Unnecessary travel, whether for scans or to give birth, in turn places undue stress on women and their families.

‘A trip into Adelaide for a weekly scan could take say four or five hours by the time you go down, have the scan and wait,’ said Melanie.

‘So, having half a day out of the workforce or child rearing responsibilities has a huge economic impact on local women.’

‘Being able to streamline things for them as much as possible is going to have significant benefits for the family unit and mum as well.’

Melanie says digital innovation in medicine, supported in this case by services over the nbnTM network, is crucial to overcoming the tyranny of distance for rural communities. The GE Voluson E10 ultrasound machine is just one example.

’It would never have been possible otherwise,’ she said. ‘The images themselves are such a high definition that you need to be able to transmit huge amounts of data really quickly to be able to utilise this function.’

The purchase of the digital ultrasound has been made possible courtesy of $10,000 awarded under the Innovate with nbnTM Grants Program.

Part of nbn’s commitment to regional and remote Australia, the partnership with the Regional Australia Institute offered grants totalling $95,000 across agriculture, the arts, education, health, Indigenous business, tourism and women in regional business.

The program aimed to help regional tech businesses, such as Adelaide Hills O&G, transform their ideas into game-changing achievements. For Dr Johnson and their team, that means better outcomes for patients.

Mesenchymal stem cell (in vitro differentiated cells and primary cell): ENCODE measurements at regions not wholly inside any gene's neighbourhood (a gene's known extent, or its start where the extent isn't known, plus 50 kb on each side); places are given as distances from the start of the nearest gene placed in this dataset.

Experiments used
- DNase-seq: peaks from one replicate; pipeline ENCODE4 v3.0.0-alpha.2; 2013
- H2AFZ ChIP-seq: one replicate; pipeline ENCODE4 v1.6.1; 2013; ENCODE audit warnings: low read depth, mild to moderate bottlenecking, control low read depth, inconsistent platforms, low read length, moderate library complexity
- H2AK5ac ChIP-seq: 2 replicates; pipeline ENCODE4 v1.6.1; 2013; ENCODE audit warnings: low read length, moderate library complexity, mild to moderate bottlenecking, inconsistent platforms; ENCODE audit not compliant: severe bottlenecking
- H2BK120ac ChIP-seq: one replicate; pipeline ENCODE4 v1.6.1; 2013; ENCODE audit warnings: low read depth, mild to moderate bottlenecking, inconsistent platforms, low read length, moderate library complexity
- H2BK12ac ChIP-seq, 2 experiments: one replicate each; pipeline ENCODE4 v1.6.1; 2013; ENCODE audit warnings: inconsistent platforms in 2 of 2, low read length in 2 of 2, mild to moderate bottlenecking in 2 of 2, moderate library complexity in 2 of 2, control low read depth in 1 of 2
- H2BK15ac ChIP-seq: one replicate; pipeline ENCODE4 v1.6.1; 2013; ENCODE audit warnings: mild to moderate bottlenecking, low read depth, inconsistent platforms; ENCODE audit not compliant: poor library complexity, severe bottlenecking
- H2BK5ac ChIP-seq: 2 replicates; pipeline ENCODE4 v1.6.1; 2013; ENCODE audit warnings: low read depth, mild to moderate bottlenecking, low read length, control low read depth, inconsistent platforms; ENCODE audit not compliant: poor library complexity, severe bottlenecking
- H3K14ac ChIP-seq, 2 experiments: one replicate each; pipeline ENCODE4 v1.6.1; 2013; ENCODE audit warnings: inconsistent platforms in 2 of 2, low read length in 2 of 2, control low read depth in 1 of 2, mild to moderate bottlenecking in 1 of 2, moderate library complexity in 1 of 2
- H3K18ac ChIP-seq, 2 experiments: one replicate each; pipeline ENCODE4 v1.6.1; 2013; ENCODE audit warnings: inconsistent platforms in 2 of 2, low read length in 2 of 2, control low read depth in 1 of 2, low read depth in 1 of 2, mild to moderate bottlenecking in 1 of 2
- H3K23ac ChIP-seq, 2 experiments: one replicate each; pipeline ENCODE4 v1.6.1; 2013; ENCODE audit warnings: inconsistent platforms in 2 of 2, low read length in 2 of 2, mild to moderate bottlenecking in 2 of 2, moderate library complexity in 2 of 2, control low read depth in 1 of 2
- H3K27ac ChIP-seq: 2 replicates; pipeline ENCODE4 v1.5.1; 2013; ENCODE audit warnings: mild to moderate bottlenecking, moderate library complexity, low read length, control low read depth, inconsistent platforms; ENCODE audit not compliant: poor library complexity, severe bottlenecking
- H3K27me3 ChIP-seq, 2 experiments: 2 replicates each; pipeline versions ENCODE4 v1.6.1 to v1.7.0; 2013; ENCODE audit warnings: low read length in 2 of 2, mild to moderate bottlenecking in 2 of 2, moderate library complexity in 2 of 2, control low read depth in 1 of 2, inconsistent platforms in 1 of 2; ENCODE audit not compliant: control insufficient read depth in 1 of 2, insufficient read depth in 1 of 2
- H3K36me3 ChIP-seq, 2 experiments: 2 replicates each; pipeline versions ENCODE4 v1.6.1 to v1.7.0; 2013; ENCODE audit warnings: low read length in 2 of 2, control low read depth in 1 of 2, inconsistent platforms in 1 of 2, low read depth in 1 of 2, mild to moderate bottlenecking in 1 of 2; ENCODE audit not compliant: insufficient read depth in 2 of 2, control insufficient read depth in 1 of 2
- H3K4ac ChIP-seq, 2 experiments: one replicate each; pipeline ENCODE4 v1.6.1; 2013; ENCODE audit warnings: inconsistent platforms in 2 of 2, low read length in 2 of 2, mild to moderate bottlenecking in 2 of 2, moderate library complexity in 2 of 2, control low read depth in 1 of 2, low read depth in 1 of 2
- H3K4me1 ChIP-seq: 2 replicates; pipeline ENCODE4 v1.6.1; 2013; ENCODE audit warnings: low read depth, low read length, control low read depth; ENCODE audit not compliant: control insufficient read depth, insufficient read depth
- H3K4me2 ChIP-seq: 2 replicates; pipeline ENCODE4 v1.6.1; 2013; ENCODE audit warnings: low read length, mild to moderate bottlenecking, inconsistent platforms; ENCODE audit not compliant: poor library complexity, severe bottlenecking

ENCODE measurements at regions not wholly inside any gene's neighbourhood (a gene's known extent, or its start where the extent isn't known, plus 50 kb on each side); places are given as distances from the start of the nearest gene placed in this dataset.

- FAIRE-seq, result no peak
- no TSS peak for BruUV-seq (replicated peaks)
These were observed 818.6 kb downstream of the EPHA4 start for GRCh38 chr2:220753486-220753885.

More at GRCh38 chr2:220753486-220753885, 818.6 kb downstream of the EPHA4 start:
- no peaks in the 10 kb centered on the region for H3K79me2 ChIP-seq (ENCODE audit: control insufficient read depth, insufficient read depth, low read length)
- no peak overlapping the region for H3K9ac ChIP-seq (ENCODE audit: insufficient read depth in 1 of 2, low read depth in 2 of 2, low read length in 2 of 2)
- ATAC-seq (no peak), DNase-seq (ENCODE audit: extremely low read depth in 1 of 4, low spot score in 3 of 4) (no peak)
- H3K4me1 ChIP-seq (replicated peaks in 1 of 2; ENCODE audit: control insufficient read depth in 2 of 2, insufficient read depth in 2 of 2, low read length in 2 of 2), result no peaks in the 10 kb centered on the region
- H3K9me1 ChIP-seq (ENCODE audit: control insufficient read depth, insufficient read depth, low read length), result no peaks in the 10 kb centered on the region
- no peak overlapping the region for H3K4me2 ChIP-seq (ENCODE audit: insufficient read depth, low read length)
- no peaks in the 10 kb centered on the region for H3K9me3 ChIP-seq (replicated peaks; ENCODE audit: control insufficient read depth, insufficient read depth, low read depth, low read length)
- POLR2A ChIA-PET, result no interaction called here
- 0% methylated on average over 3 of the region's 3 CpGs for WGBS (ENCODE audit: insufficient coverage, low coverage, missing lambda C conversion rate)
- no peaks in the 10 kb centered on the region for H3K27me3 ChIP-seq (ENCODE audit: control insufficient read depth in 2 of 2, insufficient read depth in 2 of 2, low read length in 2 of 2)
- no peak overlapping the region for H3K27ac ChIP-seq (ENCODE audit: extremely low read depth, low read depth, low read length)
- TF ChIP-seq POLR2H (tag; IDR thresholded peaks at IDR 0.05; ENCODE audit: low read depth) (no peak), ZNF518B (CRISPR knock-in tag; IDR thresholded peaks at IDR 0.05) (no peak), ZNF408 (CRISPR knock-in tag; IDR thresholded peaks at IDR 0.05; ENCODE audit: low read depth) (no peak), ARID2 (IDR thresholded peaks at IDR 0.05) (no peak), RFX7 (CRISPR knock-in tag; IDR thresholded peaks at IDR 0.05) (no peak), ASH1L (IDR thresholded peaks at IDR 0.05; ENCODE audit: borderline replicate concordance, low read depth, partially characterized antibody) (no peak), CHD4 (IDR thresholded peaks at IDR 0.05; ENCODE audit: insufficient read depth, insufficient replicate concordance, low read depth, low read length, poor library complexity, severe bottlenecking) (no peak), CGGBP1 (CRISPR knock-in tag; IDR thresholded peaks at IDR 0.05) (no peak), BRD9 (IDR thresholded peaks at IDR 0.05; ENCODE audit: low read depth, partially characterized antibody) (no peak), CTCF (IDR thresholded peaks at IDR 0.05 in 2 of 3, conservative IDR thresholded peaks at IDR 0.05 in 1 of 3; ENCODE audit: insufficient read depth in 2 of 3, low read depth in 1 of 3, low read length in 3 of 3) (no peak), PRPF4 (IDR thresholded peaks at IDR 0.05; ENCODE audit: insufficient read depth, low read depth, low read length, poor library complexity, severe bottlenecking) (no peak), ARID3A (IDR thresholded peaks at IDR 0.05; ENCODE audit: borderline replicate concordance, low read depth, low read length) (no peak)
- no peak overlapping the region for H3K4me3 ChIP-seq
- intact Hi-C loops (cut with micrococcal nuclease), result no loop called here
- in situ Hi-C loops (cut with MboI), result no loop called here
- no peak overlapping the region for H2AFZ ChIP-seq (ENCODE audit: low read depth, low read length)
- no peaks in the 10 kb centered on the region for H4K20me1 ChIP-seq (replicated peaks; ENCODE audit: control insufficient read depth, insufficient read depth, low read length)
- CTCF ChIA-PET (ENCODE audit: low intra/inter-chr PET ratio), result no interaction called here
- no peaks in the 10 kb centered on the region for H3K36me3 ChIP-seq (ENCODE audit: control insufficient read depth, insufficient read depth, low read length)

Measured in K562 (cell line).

‘I think it’s just about picking up more abnormalities where we can intervene and improve the outcomes for the pregnancy and the babies and also preventing women having to travel for these high-risk pregnancies,’ she says.

‘At the moment, Dr Heather Waterfall and I have the capability, because we’re specialists, to deal with higher-risk pregnancies but we’re only as good as the services we can access locally.’

‘Having really high-quality scans lets us keep more women locally for most of their care.’

For more of Melanie's story, listen to our podcast here.

 

 

*nbn is very happy with Adelaide Hills O&G’s experience with the nbn™ broadband access network. Of course, end customer experiences may vary. An end customer’s experience, including the speeds actually achieved over the nbn™ broadband access network, depends on the nbn™ access network technology and configuration over which services are delivered to their premises, whether they are using the internet during the busy period, and some factors outside of nbn’s control (like their equipment quality, software, chosen broadband plan, signal reception, or how their provider designs its network). Speeds may also be impacted by the number of concurrent users on the nbn™ Fixed Wireless network, including during busy periods. Sky Muster™ satellite end customers may also experience latency.